I work several hours past mid-night and well into the early morning a few nights a week busting down DNA. Deoxyribonucleic acid (DNA) is a nucleic acid that contains the genetic instructions used in the development and functioning of all known living organisms with the exception of some viruses. The main role of DNA molecules is long-term storage of information. DNA is often compared to a set of blueprints, like a recipe or a code. Don’t get it twisted – I was not very good in biology, and Webster helped me with this definition.
You can be fooled by stats; how a player is perceived in the press or publications. I read it all, but the true measurement of a player’s DNA is his genetic structure called FILM because it doesn’t lie. I watch as much film as possible. This helps me gather all characteristics of a players functioning skill set.
First let’s break down the football player. A players DNA structure includes the following: Athletic ability, FBI (football instincts), Intelligence, Speed, Power, Explosiveness, COD (change of direction), Foot quickness in short space, Temperament, and Character. Technique is something that is taught along the way of growth from a young age, and is not part of the DNA structure but, is graded like a virus. Some can be cured, changed and reapplied, and others remain with no exceptions.
After I attach a grade based solely off of a player’s DNA, I then move on and study the teams blue prints; Offensive and Defensive Formations and Strategies. The opponents blue print is extremely important; your goal in a short time is break the opponent’s code, figure out the recipe based off formation and statistical measurements, hand signals to players and other habitual characteristics. This breakdown is done by both personnel and coaches. The personnel staff gathers as much information as possible, along with a players DNA, loads this information into a custom computer program, which grinds out data in large volumes. This information is presented to the coaching staff on Monday morning by the Pro Scouting department for preparation on the next opponent. This is called a “Pro Scouting report.” Quality control coaches do what is known as a “self-scout report.” Self-scout data starts during the off-season, when you are breaking down your own team’s tendencies. The goal is avoid any and all consistency, to create an unpredictable or unexpected strategy.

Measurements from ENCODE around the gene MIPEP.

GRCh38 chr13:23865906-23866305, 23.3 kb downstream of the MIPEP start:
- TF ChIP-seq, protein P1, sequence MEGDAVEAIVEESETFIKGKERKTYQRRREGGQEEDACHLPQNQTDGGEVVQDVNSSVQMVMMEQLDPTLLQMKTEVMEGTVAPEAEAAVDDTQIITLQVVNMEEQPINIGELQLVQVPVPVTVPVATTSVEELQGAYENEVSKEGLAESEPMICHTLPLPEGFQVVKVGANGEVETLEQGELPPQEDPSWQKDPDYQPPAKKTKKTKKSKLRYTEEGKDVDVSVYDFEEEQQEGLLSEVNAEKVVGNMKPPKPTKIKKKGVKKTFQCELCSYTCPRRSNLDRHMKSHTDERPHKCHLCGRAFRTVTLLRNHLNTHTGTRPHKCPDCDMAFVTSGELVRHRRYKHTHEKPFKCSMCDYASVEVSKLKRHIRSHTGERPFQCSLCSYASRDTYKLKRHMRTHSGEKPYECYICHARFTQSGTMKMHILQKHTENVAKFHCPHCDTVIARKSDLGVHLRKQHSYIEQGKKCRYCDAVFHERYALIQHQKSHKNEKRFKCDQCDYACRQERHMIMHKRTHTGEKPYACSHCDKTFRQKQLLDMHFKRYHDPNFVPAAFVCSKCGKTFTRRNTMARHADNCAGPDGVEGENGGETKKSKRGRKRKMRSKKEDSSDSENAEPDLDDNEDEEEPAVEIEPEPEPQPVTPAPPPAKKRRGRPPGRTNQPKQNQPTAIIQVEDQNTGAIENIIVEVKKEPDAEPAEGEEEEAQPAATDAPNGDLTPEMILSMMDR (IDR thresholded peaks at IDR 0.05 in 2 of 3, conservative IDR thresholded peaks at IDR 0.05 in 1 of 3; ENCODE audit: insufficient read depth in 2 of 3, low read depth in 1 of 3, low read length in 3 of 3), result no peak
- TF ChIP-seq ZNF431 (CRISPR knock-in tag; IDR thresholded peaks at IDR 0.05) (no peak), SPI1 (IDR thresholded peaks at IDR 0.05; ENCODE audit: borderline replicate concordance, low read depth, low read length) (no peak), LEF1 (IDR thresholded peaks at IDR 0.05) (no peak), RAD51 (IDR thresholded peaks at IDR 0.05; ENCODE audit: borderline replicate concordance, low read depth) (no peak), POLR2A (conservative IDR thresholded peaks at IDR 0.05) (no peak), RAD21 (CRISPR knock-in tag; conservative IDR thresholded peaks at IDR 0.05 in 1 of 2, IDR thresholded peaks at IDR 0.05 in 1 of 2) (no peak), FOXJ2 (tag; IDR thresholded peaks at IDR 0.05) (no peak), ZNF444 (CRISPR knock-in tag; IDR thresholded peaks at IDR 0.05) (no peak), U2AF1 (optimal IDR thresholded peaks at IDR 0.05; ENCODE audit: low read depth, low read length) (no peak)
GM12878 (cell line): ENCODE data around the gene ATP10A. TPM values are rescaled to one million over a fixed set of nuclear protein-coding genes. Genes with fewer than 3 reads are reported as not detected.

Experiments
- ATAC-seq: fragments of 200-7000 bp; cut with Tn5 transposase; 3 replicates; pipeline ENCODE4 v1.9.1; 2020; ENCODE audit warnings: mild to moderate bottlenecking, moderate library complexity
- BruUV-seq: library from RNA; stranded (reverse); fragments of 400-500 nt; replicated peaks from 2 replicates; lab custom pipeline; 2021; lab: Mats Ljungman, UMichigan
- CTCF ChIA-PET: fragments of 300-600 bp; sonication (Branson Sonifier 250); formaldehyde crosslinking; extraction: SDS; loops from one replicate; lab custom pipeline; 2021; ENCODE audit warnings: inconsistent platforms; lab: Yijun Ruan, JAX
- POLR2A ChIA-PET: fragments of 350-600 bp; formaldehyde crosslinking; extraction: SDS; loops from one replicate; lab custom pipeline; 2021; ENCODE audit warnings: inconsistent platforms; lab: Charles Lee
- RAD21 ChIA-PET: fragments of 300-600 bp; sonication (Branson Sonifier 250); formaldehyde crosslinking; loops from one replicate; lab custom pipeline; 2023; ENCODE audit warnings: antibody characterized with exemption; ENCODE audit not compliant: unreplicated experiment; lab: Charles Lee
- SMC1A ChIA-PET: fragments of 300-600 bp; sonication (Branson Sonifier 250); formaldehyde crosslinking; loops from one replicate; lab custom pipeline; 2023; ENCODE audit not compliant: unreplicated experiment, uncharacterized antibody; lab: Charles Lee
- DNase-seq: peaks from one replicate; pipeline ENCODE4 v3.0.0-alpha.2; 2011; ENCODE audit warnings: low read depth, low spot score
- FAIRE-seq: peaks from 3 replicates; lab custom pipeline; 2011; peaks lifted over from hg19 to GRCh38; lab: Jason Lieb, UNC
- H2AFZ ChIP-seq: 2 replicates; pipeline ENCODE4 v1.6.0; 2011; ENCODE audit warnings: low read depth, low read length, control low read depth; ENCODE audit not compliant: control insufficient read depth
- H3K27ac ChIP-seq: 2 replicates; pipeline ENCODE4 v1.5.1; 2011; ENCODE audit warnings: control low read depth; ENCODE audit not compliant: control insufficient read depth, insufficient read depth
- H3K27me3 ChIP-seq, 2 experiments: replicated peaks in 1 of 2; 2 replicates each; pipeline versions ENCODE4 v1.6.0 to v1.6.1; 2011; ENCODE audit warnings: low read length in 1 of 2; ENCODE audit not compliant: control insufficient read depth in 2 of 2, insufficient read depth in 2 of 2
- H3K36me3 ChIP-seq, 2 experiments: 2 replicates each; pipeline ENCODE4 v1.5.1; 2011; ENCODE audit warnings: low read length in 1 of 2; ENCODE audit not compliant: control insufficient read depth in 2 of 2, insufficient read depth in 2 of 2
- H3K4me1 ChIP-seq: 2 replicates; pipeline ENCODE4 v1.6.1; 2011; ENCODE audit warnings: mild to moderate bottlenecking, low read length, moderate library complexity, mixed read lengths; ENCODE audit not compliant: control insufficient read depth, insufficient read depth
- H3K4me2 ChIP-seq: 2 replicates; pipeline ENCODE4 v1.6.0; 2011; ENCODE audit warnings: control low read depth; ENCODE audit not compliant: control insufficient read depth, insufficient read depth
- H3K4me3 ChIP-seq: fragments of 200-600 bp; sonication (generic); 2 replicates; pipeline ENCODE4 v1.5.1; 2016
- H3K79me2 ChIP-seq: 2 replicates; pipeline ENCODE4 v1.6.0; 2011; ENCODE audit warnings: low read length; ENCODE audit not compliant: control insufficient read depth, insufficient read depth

Football’s statistical measurements that are tracked to create reports:
Offense: First Downs (rushing, passing, penalties), yards gained (average per game), Rushing (Yards per game, rushes, yards per rush),Passing (average per game, passes attempted, completed, % completed, yards gained, sacked, yards lost, intercepted, yards opponent returned), Punts (average yards), Punt Returns (average return, returned for TD), Kick Off Returns (average return, returned for TD), Penalties (yards penalized), Fumbles By (fumbles lost, opponent fumble, opponent fumble lost), Time of Possession, Touchdowns (rushing, passing, returns), Extra-Point Kicks, 2pt Conversion, Field goal, Field goal attempt, Points Scored.
Defense; Points allowed, Opponent first downs (rushing, receiving, penalties) Opponent Yards Gained (average per game), Opponent Rushing (average per game, rushes, yards per rush), Opponent passing net (average per game, passing attempts completed, % completed, sacks, lost yards), Intercepted By (yards returned, returned for TD, Opponents Punt, 9average return), Opponents Kick-off Return (average return), Opponent Touchdowns (rushing, passing, returns)
Every reaction gets a reaction, football is a total chess match and in a lot of situations a strategic war game. Once you understand the opponents blue print, you cook up a recipe that defeat it, attacking there structural weakness first, and then take advantage of their genetic limitations.